President Xi Jinping has promised to make Chinese vaccines a global public good, along with a US$2 billion (S$2.8 billion) aid package for pandemic-hit countries within two years. China has also announced the suspension of debt repayments from 77developing countries.
Mr. Trump hopes a vaccine would be in place before the end of the year and has said he aims to get it to Americans as soon as it is available.While looking after one’s citizens is to be expected of national leaders, the worry is that “vaccine nationalism” would kick in in a world short of supplies. Recent reports of US efforts to corner supplies of the antiviral drug remdesivir are not assuring.
Needless to say, Mr.Trump’s announcement of cutting ties with the World Health Organisation provoked an international outcry.
A series of strategic mistakes after the Cold War has led the US to be mired in the conflicts in Iraq and Afghanistan, sapping its national strength. But no mistake will be more consequential than taking China on as America’s primary strategic competitor.
The Chinese economy is widely assumed to surpass that of the US in about 10 to 15 years. The gap between the Chinese and American military is closing. No American allies, at least because of their close economic ties with China, wish to take sides with America in a showdown with China. Meanwhile, China and Russia are getting closer, in part because both are deemed by the US as its main competitors.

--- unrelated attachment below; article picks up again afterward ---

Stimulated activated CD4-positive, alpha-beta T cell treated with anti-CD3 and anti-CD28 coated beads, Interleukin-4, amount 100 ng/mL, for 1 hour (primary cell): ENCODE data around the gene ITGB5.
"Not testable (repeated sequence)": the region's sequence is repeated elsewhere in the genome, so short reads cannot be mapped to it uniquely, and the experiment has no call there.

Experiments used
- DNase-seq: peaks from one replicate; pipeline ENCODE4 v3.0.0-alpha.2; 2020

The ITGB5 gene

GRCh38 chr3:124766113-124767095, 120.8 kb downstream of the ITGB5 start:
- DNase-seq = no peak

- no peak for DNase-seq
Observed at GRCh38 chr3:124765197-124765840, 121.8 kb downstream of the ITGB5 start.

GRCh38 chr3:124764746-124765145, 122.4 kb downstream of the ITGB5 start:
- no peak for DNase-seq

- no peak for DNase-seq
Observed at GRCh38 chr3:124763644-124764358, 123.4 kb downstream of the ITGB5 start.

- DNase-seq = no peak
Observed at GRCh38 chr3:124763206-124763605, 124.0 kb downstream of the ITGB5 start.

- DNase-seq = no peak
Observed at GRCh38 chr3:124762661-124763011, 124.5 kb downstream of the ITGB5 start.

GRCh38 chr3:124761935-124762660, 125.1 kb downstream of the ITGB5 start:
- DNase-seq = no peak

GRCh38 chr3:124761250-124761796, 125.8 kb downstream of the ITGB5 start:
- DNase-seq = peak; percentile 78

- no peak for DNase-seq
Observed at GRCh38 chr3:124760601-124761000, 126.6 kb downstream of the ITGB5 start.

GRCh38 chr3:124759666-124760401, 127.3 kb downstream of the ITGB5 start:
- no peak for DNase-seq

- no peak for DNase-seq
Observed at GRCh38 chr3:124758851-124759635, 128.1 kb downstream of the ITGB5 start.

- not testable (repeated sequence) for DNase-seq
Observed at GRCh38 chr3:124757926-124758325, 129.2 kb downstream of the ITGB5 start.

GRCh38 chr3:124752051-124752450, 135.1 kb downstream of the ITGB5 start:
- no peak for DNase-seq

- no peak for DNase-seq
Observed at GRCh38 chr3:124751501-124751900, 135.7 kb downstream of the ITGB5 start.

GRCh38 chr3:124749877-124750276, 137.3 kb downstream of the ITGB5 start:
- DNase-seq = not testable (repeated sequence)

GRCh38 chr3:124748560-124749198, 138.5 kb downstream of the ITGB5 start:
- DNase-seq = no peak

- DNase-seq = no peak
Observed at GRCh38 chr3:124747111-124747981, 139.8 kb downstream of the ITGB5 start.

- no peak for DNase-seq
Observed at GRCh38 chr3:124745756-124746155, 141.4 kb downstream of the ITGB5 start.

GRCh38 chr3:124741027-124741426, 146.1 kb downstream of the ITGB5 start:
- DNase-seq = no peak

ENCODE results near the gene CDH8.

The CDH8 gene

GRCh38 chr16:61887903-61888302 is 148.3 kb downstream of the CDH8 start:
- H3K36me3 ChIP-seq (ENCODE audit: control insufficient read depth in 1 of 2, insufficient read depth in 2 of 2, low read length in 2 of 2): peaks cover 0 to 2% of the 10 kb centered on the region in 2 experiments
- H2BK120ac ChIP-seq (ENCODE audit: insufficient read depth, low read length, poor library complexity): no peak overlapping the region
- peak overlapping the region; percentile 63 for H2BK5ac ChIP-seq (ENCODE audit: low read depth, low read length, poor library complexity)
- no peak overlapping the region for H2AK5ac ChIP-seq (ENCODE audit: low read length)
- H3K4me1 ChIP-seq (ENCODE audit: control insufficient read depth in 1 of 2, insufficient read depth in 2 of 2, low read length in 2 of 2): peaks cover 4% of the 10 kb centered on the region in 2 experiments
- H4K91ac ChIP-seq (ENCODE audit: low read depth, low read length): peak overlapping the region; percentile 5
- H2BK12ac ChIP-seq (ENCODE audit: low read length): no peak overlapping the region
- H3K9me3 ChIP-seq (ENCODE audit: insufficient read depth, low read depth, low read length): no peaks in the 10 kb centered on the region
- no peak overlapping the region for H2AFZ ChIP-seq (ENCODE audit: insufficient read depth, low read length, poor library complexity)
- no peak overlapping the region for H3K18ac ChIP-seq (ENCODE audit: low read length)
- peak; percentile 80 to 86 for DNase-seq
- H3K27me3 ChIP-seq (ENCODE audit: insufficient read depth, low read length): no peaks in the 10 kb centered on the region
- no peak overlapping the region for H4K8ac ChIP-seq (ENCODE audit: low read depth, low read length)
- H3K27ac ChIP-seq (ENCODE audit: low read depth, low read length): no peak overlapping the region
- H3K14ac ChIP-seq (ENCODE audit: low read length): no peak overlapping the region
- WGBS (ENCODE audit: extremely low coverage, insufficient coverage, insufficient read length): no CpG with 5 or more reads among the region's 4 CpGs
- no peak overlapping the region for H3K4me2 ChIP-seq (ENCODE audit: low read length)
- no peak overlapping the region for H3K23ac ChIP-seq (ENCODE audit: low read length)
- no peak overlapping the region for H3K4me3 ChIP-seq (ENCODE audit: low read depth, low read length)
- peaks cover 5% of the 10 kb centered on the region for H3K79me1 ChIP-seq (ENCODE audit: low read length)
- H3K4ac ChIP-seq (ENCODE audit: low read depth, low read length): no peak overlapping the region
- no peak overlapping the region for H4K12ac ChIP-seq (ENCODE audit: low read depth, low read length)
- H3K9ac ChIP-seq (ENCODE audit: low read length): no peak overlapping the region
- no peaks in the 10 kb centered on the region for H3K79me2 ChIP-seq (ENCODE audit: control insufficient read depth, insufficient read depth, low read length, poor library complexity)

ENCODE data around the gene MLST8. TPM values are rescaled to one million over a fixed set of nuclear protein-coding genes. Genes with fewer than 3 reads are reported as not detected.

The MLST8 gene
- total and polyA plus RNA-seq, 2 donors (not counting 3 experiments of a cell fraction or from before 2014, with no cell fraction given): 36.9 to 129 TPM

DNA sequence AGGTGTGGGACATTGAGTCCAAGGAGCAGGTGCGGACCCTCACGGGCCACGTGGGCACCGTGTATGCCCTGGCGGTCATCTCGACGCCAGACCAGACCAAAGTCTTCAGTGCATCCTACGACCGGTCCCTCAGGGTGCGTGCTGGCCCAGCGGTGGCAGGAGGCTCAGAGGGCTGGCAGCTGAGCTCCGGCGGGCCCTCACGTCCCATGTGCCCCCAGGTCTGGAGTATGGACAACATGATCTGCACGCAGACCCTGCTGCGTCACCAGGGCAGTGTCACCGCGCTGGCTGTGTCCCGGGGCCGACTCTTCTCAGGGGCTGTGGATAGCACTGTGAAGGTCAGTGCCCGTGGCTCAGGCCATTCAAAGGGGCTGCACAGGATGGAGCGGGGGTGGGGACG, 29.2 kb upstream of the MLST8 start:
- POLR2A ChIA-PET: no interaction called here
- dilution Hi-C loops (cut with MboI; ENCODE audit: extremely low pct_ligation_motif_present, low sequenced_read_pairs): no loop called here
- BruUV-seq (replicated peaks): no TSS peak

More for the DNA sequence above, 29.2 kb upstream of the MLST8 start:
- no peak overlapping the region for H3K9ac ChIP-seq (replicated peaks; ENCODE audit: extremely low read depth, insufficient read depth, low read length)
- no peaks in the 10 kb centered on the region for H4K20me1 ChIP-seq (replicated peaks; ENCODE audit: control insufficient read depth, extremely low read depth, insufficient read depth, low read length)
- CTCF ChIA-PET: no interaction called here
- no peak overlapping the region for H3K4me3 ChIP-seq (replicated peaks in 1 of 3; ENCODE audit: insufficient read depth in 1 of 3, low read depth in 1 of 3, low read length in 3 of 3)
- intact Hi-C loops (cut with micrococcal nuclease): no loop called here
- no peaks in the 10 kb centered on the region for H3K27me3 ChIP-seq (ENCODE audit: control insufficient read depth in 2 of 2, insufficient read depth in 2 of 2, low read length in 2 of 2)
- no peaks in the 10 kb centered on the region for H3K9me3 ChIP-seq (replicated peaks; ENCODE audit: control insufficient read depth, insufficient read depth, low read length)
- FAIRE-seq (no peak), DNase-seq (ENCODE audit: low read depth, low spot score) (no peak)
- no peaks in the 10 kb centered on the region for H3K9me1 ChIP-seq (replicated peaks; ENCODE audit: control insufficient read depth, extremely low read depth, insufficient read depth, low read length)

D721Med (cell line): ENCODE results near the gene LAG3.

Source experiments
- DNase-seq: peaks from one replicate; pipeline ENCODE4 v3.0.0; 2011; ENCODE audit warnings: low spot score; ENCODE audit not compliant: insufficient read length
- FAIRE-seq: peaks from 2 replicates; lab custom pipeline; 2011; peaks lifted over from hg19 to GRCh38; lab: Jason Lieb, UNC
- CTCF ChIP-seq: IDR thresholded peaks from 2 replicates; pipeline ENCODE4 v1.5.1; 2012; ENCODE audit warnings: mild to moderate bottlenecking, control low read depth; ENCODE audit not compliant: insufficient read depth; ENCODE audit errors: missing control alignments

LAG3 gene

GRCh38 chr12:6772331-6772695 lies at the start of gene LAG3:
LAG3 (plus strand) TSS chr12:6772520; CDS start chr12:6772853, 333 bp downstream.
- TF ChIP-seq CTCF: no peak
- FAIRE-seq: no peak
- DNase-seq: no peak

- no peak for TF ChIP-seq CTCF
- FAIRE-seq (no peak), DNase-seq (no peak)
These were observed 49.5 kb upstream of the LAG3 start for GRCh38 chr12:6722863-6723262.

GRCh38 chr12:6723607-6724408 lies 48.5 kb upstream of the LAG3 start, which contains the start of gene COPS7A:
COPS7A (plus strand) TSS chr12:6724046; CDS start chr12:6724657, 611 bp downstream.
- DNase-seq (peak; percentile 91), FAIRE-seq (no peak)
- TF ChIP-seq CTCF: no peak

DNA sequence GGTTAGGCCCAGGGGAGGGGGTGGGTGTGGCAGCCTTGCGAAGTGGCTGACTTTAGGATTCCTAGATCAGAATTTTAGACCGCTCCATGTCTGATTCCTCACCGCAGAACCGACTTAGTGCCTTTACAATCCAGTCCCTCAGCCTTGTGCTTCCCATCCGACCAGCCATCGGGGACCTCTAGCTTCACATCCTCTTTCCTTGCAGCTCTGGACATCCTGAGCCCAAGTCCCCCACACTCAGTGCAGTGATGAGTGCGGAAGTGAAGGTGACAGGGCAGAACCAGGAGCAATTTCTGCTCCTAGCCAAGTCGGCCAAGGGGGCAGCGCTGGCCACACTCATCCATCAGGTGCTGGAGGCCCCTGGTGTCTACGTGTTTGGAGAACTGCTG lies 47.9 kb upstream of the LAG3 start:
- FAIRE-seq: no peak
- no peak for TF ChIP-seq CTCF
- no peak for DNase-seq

NO GOING BACK
No one knows what China-US relations might look like in the future. What we do know is that we cannot return to the past even if they were not really good days.
I used to consider China-US decoupling an act akin to pulling capillaries from the body, but I am less convinced now. While it is still premature to argue that we have entered a new cold war, things do seem to be moving in that direction. The only common ground between Beijing and Washington these days seems to be a desire to avoid military conflict. And even then, the US Navy’s high-pitched freedom of navigation operations in the South China Sea are raising the risks of miscalculation.
In 2015, Mr. Bill Gates warned that the greatest threat to the world was “not missiles, but microbes”. We know how true it is now. If competition is the bitter angel of human nature, then no vaccine is available for major power competition. But we also have better angels of our nature. In the middle of the ever-raging pandemic, we should let them prevail and bring out the best of who we are.